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The Government are today publishing a consultation document and accompanying impact assessment on the European Commission proposal for a regulation on the CO2 emissions of new cars, putting in place a framework to encourage industry to develop greener, more fuel efficient cars.
The UK is urging the Commission to adopt a longer-term target of 100 grams of CO2 per kilometre, as part of the Government's wider strategy to address the issue of climate change. This proposal has the potential to deliver a cut in CO2 emissions from new cars of about 40 per cent over the next 12 years, and by 2020 could reduce the running costs for consumers buying new cars by about £500 a year, a particularly important consideration at a time of rising oil prices.
The European Commission's own proposals for a target of 130 grams of CO2 per kilometre by 2012 are expected to deliver annual CO2 savings of just over 6 million tonnes a year in the UK by 2020. Achieving the UK-proposed target of 100 grams of CO2 per kilometre by 2020 would save an additional 5 million tonnes of CO2 by 2020. In total, this is equivalent to around a third of the total projected CO2 savings from domestic transport, or around 2 per cent of the UK's current overall CO2 emissions.
Where the Government have a view on aspects of the proposed regulation, we set this out in the consultation document. The UK strongly supports a move to mandatory CO2 targets for new cars; this would be better for the environment and better for consumers. We would like to see a strong environmental outcome and for this reason we have been taking the lead at the European level for a longer-term target of 100 grams of CO2 per kilometre by 2020 to be added to the regulation.
We also want to avoid unfair competitive distortions between car manufacturers. We support the Commission's approach for setting CO2 targets for individual car manufacturers, and we also welcome the proposed derogation for manufacturers who only sell cars in small volumes. We believe that it is also important to add a provision to the regulation to ensure that niche manufacturers (those that only make a narrow range of vehicle types) while being subject to challenging targets, are not unfairly penalised.
We are seeking views over the coming months on our underlying analysis and negotiating position via a public consultation. This consultation closes on Friday 3 October 2008, but in the interim the Government will continue their discussion and negotiations at the European level, during which we may have to take further decisions on our negotiating position. We therefore encourage early responses from stakeholders.
The Parliamentary Under-Secretary of State, Ministry of Justice (Lord Hunt of Kings Heath): My honourable friend the Parliamentary Under-Secretary of State (Maria Eagle) has made the following Written Ministerial Statement.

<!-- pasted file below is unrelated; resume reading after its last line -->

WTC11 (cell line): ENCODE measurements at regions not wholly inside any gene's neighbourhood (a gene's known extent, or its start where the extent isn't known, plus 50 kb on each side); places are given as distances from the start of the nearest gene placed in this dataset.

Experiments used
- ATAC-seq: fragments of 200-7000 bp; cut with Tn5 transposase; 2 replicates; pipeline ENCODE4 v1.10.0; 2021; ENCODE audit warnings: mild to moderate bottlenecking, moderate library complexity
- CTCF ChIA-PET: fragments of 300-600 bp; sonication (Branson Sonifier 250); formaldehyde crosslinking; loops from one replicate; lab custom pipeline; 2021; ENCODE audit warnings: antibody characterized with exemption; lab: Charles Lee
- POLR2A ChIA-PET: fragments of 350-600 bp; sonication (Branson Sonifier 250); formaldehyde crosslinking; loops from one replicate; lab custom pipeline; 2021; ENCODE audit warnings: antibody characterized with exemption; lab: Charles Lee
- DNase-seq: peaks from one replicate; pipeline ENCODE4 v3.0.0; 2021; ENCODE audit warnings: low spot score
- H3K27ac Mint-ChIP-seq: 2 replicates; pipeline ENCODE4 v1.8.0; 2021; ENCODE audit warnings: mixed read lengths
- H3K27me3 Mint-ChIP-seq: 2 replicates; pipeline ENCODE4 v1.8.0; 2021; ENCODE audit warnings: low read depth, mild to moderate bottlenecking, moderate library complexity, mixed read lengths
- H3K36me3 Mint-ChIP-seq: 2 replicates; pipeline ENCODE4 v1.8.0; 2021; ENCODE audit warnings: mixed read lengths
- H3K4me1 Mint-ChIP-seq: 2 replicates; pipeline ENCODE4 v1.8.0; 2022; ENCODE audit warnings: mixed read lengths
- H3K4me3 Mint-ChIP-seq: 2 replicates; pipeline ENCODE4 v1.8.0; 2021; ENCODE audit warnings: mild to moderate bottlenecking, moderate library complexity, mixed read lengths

I am today laying before Parliament, with the Comptroller and Auditor-General, the annual report and accounts for 2007-08 for the Criminal Injuries Compensation Authority. It is being laid before the Scottish Parliament by the Scottish Ministers simultaneously.
The accounts estimate the final settlement value of cases in progress and the predicted value of applications which have not yet been received in respect of crimes that have already occurred. As a result, the balance sheet at 31 March 2008 shows net liabilities of £1.29 billion.
In 2007-08, the authority received 53,317 applications for compensation and resolved 65,248. The number of cases outstanding at 31 March 2008 was 74,656. The proportion of cases decided within 12 months was 63.97 per cent.
The Minister of State, Foreign and Commonwealth Office & Department for Business, Enterprise and Regulatory Reform (Lord Jones of Birmingham): My honourable friend the Parliamentary Under-Secretary of State for Trade and Consumer Affairs (Gareth Thomas) has made the following Written Ministerial Statement.
I answered the honourable Member for Farehams Parliamentary Question on 12 June 2008 (Official Report, col. 414W) on BERR departmental training. We said that the staff training costs incurred by the Department for Business, Enterprise and Regulatory Reforms agencies were £1,714,000 in the past 12 months and £8,443,000 for the previous five years. This figure was also quoted in my letter of 12 June 2008, to the honourable Member for Fareham. A copy of this letter was placed in the Libraries of the House.
These costs were taken from the departments consolidated resource accounts for the years in question, which for 2007-08 were in draft at the time of my reply. Furthermore, the consolidated resource accounts do not include the expenditure of Companies House, whose accounts are published separately. Using updated figures, staff training costs for the departments agencies were £1,999,000 for 2007-08, and £8,774,000 for the previous five years.
The Minister of State, Foreign and Commonwealth Office & Department for Business, Enterprise and Regulatory Reform (Lord Jones of Birmingham): I represented the UK at the Informal Energy Council that took place in Paris on 4 and 5 July. This was held back to back with an informal Environment Council, reflecting the priority the French are giving to the climate change and energy package during their presidency. Both meetings were chaired by Jean-Louis Borloo, French Minister for the Environment and Energy. The European Parliament rapporteurs for the various elements of the package were also present.